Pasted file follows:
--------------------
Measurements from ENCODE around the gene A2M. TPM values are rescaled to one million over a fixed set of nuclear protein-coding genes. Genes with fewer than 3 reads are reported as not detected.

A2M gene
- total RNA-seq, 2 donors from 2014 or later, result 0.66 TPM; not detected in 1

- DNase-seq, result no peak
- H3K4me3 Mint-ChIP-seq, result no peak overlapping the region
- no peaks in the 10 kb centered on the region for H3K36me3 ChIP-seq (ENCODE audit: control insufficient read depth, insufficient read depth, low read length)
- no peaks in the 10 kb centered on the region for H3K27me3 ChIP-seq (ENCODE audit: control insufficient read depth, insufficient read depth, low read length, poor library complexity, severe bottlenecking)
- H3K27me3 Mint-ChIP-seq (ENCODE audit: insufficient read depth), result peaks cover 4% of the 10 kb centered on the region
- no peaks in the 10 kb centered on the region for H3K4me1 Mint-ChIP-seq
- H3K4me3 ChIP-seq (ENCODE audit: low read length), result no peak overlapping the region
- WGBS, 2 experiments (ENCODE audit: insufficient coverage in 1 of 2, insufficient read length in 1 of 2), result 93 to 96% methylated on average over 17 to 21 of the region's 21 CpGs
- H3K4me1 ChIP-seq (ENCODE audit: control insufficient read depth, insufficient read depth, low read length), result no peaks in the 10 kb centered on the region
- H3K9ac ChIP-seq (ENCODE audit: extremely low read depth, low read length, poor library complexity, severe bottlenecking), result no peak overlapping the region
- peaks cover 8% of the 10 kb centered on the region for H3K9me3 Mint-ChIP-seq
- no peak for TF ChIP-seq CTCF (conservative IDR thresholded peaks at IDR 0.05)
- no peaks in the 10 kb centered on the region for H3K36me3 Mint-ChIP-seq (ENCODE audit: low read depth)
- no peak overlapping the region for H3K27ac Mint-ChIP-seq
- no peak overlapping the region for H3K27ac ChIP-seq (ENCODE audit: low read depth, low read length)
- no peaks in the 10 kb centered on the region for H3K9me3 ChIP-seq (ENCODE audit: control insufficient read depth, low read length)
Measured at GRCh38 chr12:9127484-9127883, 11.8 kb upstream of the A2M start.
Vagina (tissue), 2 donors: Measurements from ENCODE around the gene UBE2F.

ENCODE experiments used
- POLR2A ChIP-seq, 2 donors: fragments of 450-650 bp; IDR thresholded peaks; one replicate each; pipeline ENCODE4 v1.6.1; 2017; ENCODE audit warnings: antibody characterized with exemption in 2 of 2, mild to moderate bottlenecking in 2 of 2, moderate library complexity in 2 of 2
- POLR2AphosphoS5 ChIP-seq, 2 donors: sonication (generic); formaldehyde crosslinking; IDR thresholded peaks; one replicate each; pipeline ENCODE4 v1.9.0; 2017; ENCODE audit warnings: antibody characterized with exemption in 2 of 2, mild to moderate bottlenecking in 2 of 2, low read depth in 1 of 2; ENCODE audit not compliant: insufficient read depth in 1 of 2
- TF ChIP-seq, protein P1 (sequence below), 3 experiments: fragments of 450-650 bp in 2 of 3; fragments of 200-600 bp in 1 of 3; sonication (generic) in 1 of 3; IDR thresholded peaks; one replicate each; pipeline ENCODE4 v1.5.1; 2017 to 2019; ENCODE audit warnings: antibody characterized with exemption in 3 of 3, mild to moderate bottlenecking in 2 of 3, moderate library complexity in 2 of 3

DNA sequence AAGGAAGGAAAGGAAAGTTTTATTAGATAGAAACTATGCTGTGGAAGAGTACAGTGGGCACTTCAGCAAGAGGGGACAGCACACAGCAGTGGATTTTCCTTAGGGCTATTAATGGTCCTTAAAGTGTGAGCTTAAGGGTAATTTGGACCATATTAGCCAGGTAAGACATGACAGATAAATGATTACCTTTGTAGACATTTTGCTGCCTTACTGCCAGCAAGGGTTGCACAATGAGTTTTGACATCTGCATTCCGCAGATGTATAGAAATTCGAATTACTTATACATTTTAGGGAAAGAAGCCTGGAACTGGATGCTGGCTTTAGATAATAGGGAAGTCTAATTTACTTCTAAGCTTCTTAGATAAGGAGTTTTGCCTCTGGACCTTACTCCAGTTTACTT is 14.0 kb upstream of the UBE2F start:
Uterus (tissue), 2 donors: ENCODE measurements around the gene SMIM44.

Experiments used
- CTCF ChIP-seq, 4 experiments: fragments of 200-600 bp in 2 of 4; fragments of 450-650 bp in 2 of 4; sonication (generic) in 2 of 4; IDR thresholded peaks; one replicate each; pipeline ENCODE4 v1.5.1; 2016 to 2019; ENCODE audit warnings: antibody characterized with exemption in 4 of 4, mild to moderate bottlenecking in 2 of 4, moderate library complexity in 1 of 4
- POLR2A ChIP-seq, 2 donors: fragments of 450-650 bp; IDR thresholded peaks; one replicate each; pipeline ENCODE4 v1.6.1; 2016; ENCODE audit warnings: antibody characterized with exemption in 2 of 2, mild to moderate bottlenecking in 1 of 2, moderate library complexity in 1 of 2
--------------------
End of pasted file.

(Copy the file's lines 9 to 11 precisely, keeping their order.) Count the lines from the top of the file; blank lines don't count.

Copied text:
- no peaks in the 10 kb centered on the region for H3K4me1 Mint-ChIP-seq
- H3K4me3 ChIP-seq (ENCODE audit: low read length), result no peak overlapping the region
- WGBS, 2 experiments (ENCODE audit: insufficient coverage in 1 of 2, insufficient read length in 1 of 2), result 93 to 96% methylated on average over 17 to 21 of the region's 21 CpGs